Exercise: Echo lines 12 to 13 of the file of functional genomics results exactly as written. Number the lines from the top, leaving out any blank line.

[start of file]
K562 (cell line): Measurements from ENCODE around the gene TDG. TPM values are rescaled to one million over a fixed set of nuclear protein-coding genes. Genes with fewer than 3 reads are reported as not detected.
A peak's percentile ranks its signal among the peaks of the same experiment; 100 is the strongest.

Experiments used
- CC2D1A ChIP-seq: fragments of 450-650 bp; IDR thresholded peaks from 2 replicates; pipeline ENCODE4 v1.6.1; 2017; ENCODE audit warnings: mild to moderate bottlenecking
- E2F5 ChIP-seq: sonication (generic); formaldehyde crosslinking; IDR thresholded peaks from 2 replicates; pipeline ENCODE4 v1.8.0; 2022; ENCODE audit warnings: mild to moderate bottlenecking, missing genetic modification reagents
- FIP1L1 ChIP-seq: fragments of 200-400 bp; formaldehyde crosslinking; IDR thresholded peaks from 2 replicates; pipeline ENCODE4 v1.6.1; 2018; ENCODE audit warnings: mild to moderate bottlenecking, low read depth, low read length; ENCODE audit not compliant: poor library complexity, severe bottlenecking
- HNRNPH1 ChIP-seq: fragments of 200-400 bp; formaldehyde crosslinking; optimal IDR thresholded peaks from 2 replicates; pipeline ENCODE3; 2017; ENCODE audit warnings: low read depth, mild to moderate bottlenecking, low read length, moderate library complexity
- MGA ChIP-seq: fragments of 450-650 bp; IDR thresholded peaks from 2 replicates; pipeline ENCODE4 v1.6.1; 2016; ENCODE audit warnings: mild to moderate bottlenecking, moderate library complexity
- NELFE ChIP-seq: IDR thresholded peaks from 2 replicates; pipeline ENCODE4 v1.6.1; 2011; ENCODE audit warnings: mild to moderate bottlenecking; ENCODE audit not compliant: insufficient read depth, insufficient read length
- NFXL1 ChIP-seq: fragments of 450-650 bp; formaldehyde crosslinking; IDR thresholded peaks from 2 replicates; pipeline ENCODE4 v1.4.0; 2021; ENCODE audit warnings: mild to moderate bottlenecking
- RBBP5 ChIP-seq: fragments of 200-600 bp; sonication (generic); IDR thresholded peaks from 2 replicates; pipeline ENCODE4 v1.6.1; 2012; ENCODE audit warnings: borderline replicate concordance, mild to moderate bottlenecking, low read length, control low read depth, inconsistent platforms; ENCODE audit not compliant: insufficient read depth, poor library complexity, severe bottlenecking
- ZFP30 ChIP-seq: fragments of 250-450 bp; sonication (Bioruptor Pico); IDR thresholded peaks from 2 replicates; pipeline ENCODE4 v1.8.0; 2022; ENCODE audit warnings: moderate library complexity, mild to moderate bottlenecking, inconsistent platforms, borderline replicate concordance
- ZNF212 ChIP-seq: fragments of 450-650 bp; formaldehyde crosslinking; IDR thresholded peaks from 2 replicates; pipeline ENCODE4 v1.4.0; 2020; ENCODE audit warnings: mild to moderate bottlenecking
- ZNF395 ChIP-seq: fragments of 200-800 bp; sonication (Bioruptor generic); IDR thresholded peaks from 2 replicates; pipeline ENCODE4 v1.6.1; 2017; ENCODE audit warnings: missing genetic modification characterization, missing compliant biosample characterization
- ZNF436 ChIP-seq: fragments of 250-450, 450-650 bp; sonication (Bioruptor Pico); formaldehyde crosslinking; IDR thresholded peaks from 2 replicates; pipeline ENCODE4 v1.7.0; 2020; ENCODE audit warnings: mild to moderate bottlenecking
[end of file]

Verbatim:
- ZFP30 ChIP-seq: fragments of 250-450 bp; sonication (Bioruptor Pico); IDR thresholded peaks from 2 replicates; pipeline ENCODE4 v1.8.0; 2022; ENCODE audit warnings: moderate library complexity, mild to moderate bottlenecking, inconsistent platforms, borderline replicate concordance
- ZNF212 ChIP-seq: fragments of 450-650 bp; formaldehyde crosslinking; IDR thresholded peaks from 2 replicates; pipeline ENCODE4 v1.4.0; 2020; ENCODE audit warnings: mild to moderate bottlenecking